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Because many women have fought for this 'privilege' before her, she has a legal right to express her opinions.
Because many women have fought for this ‘privilege’ before her, she has a legal right to express her opinions. In spite of the fact that I am a feminist, I am not offended when a woman tells me she is not a feminist.
I am a feminist who doesn’t get mad when a woman says to me that she is not a feminist. I have a lot of friends. Most of them are feminists. Most of them who say so, also happen to be women. Most of my feminist friends get annoyed when they hear a woman say she is not one.
But to be honest, it makes me silently proud when a woman says that. Because she is entitled to her views and can give them a voice today only because a lot of women have worked hard before her so that she can have this ‘privilege’.
An ignorant, unthankful feminist.
Privilege? Yes, until WE ALL women have this right, it’s a privilege of us few women. Such a woman is part of the feminist caucus, a woman who has a voice, is aware of her rights, but unaware of how she got them. An ignorant, unthankful feminist.
Do I sound arrogant when I say it? It’s actually my pride as a feminist that reflects. As a woman, it feels good to see that another woman has her voice, her opinions, her thoughts (even if she disagrees with me on feminism).
This disagreement could or could not lead to discourse or dialogue. But 30 years ago, only a handful of Indians knew this term. Go a little further back in time, and we see how our women first got voting rights with the birth of a new nation – something astounding, for many nations even in the West had not achieved that sort of equality that time.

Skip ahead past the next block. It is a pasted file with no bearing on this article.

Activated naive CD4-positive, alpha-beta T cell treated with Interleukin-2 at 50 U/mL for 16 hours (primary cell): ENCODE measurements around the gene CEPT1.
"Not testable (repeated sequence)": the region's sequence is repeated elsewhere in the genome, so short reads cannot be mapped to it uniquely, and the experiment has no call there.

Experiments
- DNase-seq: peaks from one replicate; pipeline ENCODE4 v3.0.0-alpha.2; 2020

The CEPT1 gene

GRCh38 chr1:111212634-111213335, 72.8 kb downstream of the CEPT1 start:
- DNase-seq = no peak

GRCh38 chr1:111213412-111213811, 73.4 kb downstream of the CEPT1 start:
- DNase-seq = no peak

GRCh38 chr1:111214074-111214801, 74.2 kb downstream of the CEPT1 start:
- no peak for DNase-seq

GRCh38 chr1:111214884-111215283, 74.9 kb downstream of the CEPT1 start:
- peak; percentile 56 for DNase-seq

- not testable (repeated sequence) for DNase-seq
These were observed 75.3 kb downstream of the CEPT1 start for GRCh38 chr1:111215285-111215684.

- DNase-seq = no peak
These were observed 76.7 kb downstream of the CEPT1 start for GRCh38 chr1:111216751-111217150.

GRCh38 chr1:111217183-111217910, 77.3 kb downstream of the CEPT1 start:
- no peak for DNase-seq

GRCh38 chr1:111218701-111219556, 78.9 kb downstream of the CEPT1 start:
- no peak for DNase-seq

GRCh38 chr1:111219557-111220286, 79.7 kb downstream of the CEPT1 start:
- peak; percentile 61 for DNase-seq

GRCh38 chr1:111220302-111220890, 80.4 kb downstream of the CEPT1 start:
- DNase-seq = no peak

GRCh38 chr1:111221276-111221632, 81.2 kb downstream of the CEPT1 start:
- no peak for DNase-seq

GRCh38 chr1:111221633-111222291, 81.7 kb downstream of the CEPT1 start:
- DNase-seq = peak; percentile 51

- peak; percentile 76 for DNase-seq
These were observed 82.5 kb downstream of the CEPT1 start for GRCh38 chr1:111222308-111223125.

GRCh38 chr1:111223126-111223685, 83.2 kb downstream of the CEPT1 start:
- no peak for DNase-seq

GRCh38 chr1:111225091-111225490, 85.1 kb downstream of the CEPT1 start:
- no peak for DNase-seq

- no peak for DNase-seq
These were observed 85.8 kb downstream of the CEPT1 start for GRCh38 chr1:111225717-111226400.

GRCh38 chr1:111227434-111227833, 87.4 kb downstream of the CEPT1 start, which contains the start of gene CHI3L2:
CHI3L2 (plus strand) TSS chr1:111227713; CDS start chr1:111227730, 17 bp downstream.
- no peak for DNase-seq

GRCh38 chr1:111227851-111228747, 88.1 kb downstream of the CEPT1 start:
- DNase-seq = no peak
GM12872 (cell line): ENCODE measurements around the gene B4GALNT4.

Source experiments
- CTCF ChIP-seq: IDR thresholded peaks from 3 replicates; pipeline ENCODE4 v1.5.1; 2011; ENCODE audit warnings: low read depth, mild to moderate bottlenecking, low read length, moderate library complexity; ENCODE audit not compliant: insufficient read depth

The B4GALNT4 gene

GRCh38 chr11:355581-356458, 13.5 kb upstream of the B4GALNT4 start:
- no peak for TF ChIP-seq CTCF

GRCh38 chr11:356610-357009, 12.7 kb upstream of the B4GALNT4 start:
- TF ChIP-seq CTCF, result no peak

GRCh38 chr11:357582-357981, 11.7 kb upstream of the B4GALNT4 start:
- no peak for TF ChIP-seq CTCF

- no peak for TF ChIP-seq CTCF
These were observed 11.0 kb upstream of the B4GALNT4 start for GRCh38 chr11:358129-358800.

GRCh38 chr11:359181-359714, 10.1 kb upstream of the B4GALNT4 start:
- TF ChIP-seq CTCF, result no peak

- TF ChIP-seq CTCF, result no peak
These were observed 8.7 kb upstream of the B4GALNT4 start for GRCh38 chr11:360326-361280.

But we took Universal Adult Franchise for granted. But just because we didn’t know or define the term feminism in India back then, does it make us any less feminist?
Feminism is not a concept or an idea!
Now, I am completely against conservatives who say feminism is a ‘modern’, ‘Western’, ‘borrowed’ concept. It’s not a concept or an idea. It’s how a society functions. You either treat your women at par with your men or you don’t.
It’s not just about their political rights (that exists mostly just on paper), or access to public places. Or the activities that men can indulge in but not women. It’s about everything that people question or point a finger at just because a woman did it. And in case it goes on to give undesired results, it was the woman’s fault.
Fault and feminist struggle are closely associated. And it’s also associated with constructed structural hierarchy in which women are conveniently placed to be marginalized.
Who is a marginalized one? The one who does not have access to resources, rights, justice and can be exploited and blamed easily, again and again. As a community, women do fall in this category.
Imagine a Dalit woman. She would be doubly marginalized in this situation. Whose fault is it? Her own – to be born in a Dalit and a woman. And until we change this line of thought and hold her hand and pull her to make her stand next to a privileged upper-caste man of her own age, we have failed. And we have a long way to go to make this a reality in today’s India. It only goes on to prove that our feminism from voting rights of women to today, has mostly only existed just on paper.
Why is feminism so misunderstood?
Then why is feminism so misunderstood when it’s actually the need of the hour?
That has got to do with people being unaware, not discussing much openly and not passionate enough to rise up for women’s causes and eliminate the hurdles on the way.
Because it serves the purpose of a handful of few.
And on the other hand, there is a lot of (justified) anger in many women who call themselves feminists.
Once a few women reach the top of the ladder with merit and hard work, sometimes their entire struggle is disregarded. Sometimes disparities are not acknowledged. A lot of times personal spaces are invaded and other times favours are asked.
While this can completely baffle a privileged, educated woman like myself, to think of a girl in today’s India who could not attend school because she got her periods is, if not infuriating, then what?